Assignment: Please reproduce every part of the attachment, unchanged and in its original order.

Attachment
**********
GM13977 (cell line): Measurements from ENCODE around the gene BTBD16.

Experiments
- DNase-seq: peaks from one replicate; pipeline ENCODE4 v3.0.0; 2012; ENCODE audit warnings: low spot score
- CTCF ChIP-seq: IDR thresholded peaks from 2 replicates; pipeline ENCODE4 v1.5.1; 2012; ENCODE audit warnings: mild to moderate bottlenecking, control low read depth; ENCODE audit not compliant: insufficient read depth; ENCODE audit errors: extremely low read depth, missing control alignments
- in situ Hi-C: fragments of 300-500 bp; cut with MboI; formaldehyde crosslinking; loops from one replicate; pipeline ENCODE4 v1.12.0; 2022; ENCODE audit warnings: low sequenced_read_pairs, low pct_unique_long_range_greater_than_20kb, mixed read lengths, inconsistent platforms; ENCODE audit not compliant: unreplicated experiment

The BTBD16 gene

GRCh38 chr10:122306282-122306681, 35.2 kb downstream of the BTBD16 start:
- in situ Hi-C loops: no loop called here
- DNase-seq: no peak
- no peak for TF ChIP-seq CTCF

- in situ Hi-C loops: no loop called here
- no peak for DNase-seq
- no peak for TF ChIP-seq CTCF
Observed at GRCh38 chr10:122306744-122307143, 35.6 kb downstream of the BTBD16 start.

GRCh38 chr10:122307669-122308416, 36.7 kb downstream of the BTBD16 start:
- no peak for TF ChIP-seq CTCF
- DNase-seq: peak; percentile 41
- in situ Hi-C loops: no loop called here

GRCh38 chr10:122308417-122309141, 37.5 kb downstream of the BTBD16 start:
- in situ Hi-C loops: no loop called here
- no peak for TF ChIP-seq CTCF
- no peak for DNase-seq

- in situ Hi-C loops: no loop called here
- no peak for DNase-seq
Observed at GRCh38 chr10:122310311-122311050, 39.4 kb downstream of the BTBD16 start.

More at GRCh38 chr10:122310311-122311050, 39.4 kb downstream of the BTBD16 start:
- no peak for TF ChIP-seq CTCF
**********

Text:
GM13977 (cell line): Measurements from ENCODE around the gene BTBD16.

Experiments
- DNase-seq: peaks from one replicate; pipeline ENCODE4 v3.0.0; 2012; ENCODE audit warnings: low spot score
- CTCF ChIP-seq: IDR thresholded peaks from 2 replicates; pipeline ENCODE4 v1.5.1; 2012; ENCODE audit warnings: mild to moderate bottlenecking, control low read depth; ENCODE audit not compliant: insufficient read depth; ENCODE audit errors: extremely low read depth, missing control alignments
- in situ Hi-C: fragments of 300-500 bp; cut with MboI; formaldehyde crosslinking; loops from one replicate; pipeline ENCODE4 v1.12.0; 2022; ENCODE audit warnings: low sequenced_read_pairs, low pct_unique_long_range_greater_than_20kb, mixed read lengths, inconsistent platforms; ENCODE audit not compliant: unreplicated experiment

The BTBD16 gene

GRCh38 chr10:122306282-122306681, 35.2 kb downstream of the BTBD16 start:
- in situ Hi-C loops: no loop called here
- DNase-seq: no peak
- no peak for TF ChIP-seq CTCF

- in situ Hi-C loops: no loop called here
- no peak for DNase-seq
- no peak for TF ChIP-seq CTCF
Observed at GRCh38 chr10:122306744-122307143, 35.6 kb downstream of the BTBD16 start.

GRCh38 chr10:122307669-122308416, 36.7 kb downstream of the BTBD16 start:
- no peak for TF ChIP-seq CTCF
- DNase-seq: peak; percentile 41
- in situ Hi-C loops: no loop called here

GRCh38 chr10:122308417-122309141, 37.5 kb downstream of the BTBD16 start:
- in situ Hi-C loops: no loop called here
- no peak for TF ChIP-seq CTCF
- no peak for DNase-seq

- in situ Hi-C loops: no loop called here
- no peak for DNase-seq
Observed at GRCh38 chr10:122310311-122311050, 39.4 kb downstream of the BTBD16 start.

More at GRCh38 chr10:122310311-122311050, 39.4 kb downstream of the BTBD16 start:
- no peak for TF ChIP-seq CTCF